Superfast: Lamborghini Aventador SVJ breaks cover at Monterey Car Week
Lamborghini has finally fully unveiled the Aventador SVJ, whose Jota suffix denotes its track focus. The Aventador SVJ's unveil in Monterey, California at the Pebble Beach Concours d'Elegance includes a special edition SVJ 63, paying homage to the company's founding in 1963.
The new Lamborghini Aventador SVJ made its first mark with its dominating run around the Nurburgring race track, setting a 6:44.97 minute record around the 20.6-kilometer course. Only 900 units of the SVJ will be made.
Hallmarks of the Aventador SVJ includes its strong performance upgrades, including 770 horsepower (566 kW) at 8,500 rpm and 531 pound-feet (720 Nm) of torque at 6,750 rpm. The car weighs only 3,362 lb (1,525 kg) for a weight-to-power of 1.98 kg/hp. Acceleration from zero to 100 km/h (62 mph) takes only 2.8 seconds, and it reaches 200 km/h (124 mph) in just 8.6 seconds. Top speed in the Aventador SVJ is over 217 mph (350 km/h).
It's all about the aero
Aerodynamics play a large part in the SVJ's capabilities. Enhanced from the standard Aventador SV model, the SVJ's aero figures improve downforce by over 40 percent, resulting in a drag coefficient improvement of one percent. Integrated side fins in the new front bumper, a new air intake, and active aerodynamics from Lamborghini's Aerodinamica Lamborghini Attiva (ALA) technologies are highlights.
Most of that improvement (about 70 percent of it) comes from upper-body changes. This begins with a disconnected front splitter and hood-top air outlet to direct airflow, and side air intake modifications. Below the Aventador SVJ are more aero improvements, accounting for the other 30 percent of the car's improved aerodynamics. These begin with the vortex generators on the underbody, especially at the rear, and divergent fins to move air strategically under the car.
The Lamborghini Aventador SVJ's rear exhaust exits quickly, reducing exhaust weight for the car, and improves aerodynamics by venting heat below the streamline. Further improvements to the SVJ include extensive use of lightweight carbon fiber and a quick-release rear engine cover. Super-light "Nireo" aluminum wheels are standard on the SVJ and Leirion aluminum rims are optionally available.
Downforce is key: ALA 2.0
Debuting on the new Lamborghini Aventador SVJ is the Italian make's newest active aerodynamics system, the aforementioned ALA. The system debuted last year on the Huracan Performante and is now in its second iteration as "ALA 2.0" on the Aventador SVJ. ALA works to vary aerodynamic load on the car according to driving conditions such as speed, vehicle angle/turn, and acceleration dynamics. Electronically-actuated motors open or close flaps on the front splitter and the engine cover to steer air flow.
The new Aerodinamica Lamborghini Attiva 2.0 system uses Lamborghini Dinamica Veicolo Attiva (LDVA) technology. This includes improved inertial sensors to help govern the SVJ's electronic systems in real time. Improved actuators on aerodynamic flaps let them activate in only 500 milliseconds for faster response and control.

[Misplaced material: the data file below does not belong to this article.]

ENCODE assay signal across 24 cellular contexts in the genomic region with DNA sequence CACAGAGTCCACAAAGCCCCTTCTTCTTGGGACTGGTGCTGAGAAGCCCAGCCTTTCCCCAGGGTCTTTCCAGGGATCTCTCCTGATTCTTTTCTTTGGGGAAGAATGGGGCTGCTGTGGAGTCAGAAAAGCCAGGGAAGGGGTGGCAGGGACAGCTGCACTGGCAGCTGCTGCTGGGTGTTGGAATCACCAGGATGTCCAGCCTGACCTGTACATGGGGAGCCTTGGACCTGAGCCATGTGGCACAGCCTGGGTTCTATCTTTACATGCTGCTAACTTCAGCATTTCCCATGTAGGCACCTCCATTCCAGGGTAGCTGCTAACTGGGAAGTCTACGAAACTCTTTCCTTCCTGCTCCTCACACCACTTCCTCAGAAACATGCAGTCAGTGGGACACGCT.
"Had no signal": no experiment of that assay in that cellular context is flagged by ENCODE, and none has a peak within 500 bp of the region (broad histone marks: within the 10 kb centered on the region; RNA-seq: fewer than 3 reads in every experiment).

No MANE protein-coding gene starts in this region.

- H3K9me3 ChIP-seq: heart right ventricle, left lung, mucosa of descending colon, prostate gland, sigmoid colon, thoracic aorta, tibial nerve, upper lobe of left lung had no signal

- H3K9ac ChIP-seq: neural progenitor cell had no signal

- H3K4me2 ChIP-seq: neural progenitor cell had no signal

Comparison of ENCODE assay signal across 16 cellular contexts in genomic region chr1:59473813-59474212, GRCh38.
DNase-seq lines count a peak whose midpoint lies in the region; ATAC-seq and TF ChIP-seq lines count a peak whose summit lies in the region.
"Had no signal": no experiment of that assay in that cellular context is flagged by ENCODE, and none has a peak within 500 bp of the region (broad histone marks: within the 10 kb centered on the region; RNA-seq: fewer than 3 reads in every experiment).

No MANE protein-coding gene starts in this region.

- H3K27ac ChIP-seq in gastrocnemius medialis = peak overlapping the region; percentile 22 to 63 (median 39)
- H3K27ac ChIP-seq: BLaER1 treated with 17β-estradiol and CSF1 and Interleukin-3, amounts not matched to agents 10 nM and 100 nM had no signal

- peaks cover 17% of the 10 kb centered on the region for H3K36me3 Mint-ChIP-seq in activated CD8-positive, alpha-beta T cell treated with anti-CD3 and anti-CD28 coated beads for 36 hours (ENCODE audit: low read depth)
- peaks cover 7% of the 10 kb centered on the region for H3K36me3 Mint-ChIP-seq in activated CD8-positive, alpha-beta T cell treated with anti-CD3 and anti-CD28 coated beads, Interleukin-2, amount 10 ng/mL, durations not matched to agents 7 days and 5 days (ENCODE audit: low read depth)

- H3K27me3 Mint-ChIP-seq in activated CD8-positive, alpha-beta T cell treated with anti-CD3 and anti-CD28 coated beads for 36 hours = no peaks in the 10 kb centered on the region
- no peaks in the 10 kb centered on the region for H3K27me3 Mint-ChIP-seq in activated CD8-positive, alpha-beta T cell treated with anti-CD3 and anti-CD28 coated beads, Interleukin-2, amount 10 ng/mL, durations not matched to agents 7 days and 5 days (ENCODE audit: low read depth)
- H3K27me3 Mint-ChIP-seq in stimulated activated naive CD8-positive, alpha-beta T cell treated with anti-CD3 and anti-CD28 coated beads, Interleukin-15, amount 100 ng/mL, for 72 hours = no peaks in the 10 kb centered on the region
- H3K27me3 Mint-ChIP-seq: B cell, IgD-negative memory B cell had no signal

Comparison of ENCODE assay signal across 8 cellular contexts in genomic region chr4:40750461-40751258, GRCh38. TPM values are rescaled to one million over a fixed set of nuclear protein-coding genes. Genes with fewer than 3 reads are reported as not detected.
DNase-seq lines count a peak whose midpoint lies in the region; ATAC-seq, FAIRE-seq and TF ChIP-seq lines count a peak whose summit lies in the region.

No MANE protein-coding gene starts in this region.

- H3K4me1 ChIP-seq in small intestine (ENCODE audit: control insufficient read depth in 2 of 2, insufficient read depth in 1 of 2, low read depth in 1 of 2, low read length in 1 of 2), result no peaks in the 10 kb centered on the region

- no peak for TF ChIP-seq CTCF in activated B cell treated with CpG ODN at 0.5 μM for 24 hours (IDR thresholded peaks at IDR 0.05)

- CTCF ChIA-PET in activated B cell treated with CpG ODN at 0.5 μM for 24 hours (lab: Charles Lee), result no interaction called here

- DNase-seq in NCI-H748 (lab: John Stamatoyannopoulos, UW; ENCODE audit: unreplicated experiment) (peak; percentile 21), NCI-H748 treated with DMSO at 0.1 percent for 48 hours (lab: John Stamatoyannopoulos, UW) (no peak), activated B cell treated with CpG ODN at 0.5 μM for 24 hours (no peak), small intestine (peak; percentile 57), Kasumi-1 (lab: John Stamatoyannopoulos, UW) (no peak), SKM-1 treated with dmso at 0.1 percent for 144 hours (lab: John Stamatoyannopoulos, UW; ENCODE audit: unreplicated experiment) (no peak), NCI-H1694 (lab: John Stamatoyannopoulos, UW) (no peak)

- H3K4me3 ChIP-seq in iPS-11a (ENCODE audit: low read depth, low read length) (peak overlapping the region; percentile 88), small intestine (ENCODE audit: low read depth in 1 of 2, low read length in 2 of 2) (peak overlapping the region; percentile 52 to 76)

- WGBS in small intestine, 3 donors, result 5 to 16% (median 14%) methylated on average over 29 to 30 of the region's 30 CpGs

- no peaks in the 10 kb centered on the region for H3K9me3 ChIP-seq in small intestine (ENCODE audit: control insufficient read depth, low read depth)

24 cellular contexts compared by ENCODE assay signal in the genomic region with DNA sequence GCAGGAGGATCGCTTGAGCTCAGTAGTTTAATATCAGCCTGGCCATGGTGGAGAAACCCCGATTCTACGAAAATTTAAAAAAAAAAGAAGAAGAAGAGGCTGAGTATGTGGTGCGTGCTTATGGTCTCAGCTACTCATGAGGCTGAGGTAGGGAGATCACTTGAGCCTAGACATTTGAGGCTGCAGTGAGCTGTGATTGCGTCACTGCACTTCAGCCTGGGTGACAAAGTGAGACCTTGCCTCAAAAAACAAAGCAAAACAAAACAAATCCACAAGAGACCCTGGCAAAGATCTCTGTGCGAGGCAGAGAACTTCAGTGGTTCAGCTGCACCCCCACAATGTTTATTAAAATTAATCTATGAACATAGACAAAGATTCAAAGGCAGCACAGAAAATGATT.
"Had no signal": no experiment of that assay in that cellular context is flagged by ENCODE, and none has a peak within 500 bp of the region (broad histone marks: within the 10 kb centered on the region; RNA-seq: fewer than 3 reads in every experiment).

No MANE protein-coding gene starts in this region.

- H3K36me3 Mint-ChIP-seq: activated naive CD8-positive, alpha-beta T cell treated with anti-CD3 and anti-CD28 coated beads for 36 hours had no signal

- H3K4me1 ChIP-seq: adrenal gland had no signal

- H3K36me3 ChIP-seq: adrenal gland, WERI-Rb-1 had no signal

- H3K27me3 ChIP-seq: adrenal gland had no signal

The system opens and closes flaps to change aerodynamic forces on the Aventador SVJ according to conditional requirements. Front flaps, for example, can open to allow air to channel through vortex generators below the car to reduce drag for maximum acceleration and speed. Closed rear flaps push airflow over the car and to the wing, which acts as a traditional rear wing. With the rear flaps open, wing stalling is created, improving high speed drag to give the driver more control.
In corners, ALA wings can be switched on or off one one side or the other, giving more downforce on the inside and better lateral forces for the aero wing. This utilizes the chassis' momentum through the corner for better cornering stability and thus better speeds into, through, and out of the turn. This has all resulted in a 30 percent improvement in inner-wheel aero-loading effects versus the previous rendition of ALA.
Engine and chassis upgrades
The Lamborghini Aventador SVJ uses the same engine as the Aventador SV, but improves it with titanium intake valves, a reshaped intake, and a higher-flow cylinder head duct. The lightweight exhaust reduces backpressure. This has resulted in higher engine outputs at every level. These are accommodated by the SVJ's re-optimized seven-speed "Independent Shifting Road" gearbox.
Framing the car is the chassis of the Aventador SVJ. Its anti-roll bar stiffness is 50 percent better than the SV. Higher damping forces (improved by 15 percent) and a recalibrated Magnetic Rheological Suspension improve body and wheel control on the track.
Rear wheel steering has also been tweaked in the Aventador SVJ in order to utilize the aero load changes provided by the ALA and chassis changes. Likewise, the four-wheel drive system in the SVJ has improved torque split for better traction. These work in tandem with the specially-developed Pirelli P Zero Corsa tires made for the Lamborghini SVJ.
The Lamborghini Aventador SVJ will enter most global markets in early 2019. Prices will vary by region, but range in the US$517,770 area.